You call it “corn”

I’ve been following’s “The 100 Scariest Movie Scenes of All Time!” countdown all month. Every couple of days, the list swells to include a few more undead, maimed or just plain psychotic selections. The countdown reaches far beyond the horror genre, including scenes like the pink-elephant parade from Dumbo and Large Marge’s soliloquy from Pee Wee’s Big Adventure. Some choices, like Danny carving “Redrum” into the door in The Shining, are right on. Others, like the choice of the mildly eerie chairs-on-table scene from Poltergeist over the film’s truly frightening killer clown, prove there’s no accounting for scary taste.

At press time, none of the retroCRUSH selections involved cornfields. This is surprising, considering that the all-American cornfield has become one of the most popular places for horror-movie villains to lure drunken teenagers since the local summer camp closed for the season. Aside from the definitive corn epic Children of the Corn (parts 1-666), cornfield mayhem was recently visible in Signs, Joy Ride, Jeepers Creepers 2 and Freddy Vs. Jason.

Capitalizing on the terror value of one of America’s chief agricultural products, recreation company The Maize has created more than 140 cornfield mazes worldwide this fall, including one off of Main Street and Route 102 in Woodland. (Visit for info.) At night, The Maize is an organic haunted house with screaming ghosts and chainsaw-brandishing killers. By day, The Maize is a happy, sunlit labyrinth for children and their lost, frustrated parents.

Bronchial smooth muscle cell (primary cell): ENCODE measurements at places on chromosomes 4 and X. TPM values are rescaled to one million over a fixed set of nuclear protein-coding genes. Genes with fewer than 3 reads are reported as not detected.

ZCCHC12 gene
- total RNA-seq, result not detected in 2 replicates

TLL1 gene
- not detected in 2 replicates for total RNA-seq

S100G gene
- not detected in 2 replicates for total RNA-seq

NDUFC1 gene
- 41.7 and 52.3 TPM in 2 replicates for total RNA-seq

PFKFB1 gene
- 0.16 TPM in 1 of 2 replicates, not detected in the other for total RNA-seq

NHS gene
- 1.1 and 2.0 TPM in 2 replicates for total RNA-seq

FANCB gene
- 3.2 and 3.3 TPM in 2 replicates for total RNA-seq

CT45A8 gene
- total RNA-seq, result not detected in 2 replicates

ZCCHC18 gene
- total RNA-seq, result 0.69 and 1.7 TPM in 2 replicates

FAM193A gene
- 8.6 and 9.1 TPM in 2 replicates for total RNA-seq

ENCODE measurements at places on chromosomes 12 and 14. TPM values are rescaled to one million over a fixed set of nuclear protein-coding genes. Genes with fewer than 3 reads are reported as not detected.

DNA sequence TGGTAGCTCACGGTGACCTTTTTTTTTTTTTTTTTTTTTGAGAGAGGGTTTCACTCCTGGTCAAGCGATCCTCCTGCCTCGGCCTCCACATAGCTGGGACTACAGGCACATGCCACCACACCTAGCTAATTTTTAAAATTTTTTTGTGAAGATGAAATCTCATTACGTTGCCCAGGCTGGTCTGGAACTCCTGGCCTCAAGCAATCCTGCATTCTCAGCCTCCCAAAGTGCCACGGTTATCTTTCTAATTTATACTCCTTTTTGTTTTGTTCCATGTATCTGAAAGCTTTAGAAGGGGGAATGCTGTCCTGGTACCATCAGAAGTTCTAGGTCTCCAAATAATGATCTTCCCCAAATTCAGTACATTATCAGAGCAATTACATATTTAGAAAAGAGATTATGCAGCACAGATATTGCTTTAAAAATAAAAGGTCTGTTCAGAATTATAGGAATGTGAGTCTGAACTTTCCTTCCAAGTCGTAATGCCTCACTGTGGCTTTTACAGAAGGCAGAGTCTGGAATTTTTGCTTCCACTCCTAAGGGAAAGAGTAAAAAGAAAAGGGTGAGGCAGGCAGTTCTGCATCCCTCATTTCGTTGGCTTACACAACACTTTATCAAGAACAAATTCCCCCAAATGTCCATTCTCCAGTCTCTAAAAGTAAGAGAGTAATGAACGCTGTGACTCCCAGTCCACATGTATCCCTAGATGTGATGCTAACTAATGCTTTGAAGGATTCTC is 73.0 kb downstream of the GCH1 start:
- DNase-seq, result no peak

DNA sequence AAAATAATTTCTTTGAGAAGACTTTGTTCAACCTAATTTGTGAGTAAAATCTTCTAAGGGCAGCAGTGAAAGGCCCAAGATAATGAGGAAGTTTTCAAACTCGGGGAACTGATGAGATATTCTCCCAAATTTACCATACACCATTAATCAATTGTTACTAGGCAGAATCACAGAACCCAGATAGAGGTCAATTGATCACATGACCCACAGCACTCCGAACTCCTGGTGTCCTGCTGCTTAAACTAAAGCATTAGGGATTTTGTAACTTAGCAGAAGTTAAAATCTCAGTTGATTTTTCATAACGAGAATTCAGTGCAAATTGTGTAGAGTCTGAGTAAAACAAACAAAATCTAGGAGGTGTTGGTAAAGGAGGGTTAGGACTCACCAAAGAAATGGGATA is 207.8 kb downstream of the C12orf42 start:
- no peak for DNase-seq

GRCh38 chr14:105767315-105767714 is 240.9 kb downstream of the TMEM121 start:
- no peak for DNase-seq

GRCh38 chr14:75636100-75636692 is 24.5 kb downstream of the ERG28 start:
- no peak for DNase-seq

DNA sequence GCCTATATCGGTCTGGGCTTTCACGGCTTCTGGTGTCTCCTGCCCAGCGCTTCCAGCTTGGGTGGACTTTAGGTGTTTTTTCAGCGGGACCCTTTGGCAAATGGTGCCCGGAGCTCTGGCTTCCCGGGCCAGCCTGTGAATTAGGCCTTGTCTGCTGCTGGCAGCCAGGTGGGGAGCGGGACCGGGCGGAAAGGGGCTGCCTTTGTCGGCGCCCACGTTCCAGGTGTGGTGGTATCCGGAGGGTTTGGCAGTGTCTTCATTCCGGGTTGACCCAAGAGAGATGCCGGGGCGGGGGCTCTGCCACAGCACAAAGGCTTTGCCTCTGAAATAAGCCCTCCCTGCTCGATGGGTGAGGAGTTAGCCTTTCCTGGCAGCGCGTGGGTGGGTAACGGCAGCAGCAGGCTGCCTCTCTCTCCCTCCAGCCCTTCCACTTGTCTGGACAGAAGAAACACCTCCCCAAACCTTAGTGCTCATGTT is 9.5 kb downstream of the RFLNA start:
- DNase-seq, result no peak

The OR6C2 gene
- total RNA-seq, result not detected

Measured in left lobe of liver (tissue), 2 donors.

Having seen Freddy Vs. Jason recently, I opted for a daytime visit. The entrance was marked with maze-related facts like “There are more mazes being built today than at any time in history!” and the more obscure “In Germany, unicursal turf mazes were used for ritual procession by apprentices as they reached adulthood.” Right.

Signs also offered conduct guidelines like “Do not throw corncobs” and the golden rule for people immersed in acres of dried corn stalks: “No smoking!” An aerial photograph of The Maize revealed a series of interlinked crop circles and an alien face bordered by the words, “We’re back for yoooooou!”

Inside The Maize, no trace of this artistry was visible. All roads led to corn—higher than the tallest man, rustling in the breeze and punctuated only by corncobs, furry caterpillars and the occasional spider.

My companion insisted we only turn right, mumbling about algorithms and a computer game called Zork. When this proved ineffective, we went only to the left. Then we started to wing it, grateful we’d brought water and comfortable shoes.

Once I realized corn resembles bamboo, the whole experience took on a Zen air. I surrendered to being lost and unable to see more than a foot on either side. I tried not to care that we’d passed the same skipping child three times or to wonder, as the sun started to set, how long we had until they released the chainsaws.